The US Navy has invited Taiwan to participate in the Pacific Partnership humanitarian relief training mission in the Solomon Islands in August, a senior defense official said on condition of anonymity.
Washington has been working toward giving Taiwan a greater role in the Pacific Partnership long before the US Senate began mulling hospital ship visits to Taiwan, although those efforts have received little publicity, the official said.
Taiwanese military physicians conducted a joint exercise with the US in Kiribati last year, the official said, adding that the yearly drills alternate between the Solomon Islands and Kiribati.
The Solomons and Kiribati are diplomatic allies of Taiwan.
However, in the event of a natural disaster in the South Pacific region, the scheduled drills would be revamped accordingly, the official said.
The training mission would simulate a natural disaster that results in a large-scale outbreak of infectious disease, the official said.
Military medical personnel taking part in the exercise would be expected to organize relief for the crisis, with particular attention being paid to fielding experts in treatment, patient care, public health and epidemiology, the official said.
Developing and sustaining rapid disaster response capabilities for military medical corps are of increasing importance in light of elevated tsunami and earthquake risks throughout the region, as well as the outbreaks of infectious diseases that follow natural disasters, the official said.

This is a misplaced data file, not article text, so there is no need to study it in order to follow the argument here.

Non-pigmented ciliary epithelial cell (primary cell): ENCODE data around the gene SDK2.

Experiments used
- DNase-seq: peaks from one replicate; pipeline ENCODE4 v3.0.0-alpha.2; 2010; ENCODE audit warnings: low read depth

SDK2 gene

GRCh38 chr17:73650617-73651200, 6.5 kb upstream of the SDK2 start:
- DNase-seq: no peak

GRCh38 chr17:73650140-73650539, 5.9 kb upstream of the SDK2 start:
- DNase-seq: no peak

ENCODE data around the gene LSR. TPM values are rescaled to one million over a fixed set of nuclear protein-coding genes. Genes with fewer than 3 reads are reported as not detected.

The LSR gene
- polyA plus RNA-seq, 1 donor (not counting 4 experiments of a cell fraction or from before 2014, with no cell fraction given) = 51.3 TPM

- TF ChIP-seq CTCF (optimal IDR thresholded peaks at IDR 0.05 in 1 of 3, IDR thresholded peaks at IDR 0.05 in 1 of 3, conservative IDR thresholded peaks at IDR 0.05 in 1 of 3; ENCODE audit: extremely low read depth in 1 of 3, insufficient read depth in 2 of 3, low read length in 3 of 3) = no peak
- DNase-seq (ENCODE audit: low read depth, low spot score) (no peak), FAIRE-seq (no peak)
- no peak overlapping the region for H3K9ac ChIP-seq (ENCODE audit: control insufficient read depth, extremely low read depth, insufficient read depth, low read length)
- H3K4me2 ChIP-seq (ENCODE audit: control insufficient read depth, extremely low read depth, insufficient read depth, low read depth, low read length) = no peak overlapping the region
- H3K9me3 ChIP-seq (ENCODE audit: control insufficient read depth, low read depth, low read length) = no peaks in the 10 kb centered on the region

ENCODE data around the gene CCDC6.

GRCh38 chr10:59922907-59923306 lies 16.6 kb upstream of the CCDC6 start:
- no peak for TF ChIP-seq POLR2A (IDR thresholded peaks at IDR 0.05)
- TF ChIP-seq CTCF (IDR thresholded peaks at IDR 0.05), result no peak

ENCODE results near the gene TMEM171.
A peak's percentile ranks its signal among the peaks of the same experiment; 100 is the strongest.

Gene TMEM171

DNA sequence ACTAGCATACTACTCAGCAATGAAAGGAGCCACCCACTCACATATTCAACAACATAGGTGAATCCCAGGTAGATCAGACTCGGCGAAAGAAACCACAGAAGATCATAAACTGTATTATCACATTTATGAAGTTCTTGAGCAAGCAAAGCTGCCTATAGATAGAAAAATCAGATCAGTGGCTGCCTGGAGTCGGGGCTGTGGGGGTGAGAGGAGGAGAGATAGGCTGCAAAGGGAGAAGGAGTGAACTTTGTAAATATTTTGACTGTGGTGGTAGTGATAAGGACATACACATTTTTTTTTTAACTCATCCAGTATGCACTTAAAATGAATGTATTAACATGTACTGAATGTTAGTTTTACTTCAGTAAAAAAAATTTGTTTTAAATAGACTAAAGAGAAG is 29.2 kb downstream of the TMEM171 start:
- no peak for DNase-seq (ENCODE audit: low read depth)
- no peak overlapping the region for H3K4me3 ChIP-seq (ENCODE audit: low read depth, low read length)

Major General Chen Jiann-torng (陳建同) has played a key role in the implementation of cooperation with the US in military medicine, the official said.
Chen, who is expected to be promoted to lieutenant general this month, said the Medical Affairs Bureau aims to improve diplomatic ties through military medicine and by strengthening the armed forces’ medical capabilities.
Performing those tasks is part of the nation’s obligation as a member of the international community, he said.
Asked yesterday if he could confirm the August mission, Ministry of National Defense spokesman Major General Chen Chung-chi (陳中吉) refused to comment.
Chieh Chung (揭仲), a research fellow at the National Policy Foundation, said that in the face of pressure from China, Taiwan could increase its international and military presence by participating in international humanitarian aid drills and exchanges with other countries.
There is precedent for Taiwan to participate in international humanitarian relief efforts, he said, citing the navy’s delivery of relief supplies to the Philippines, under the direction of the US Pacific Command, after Typhoon Haiyan killed 6,300 people there in 2013.
If Taiwanese medics were allowed aboard US Navy ships to join US-led medical assistance efforts, it would be a good strategy to boost the nation’s international participation, Chieh said.
Additional reporting by CNA
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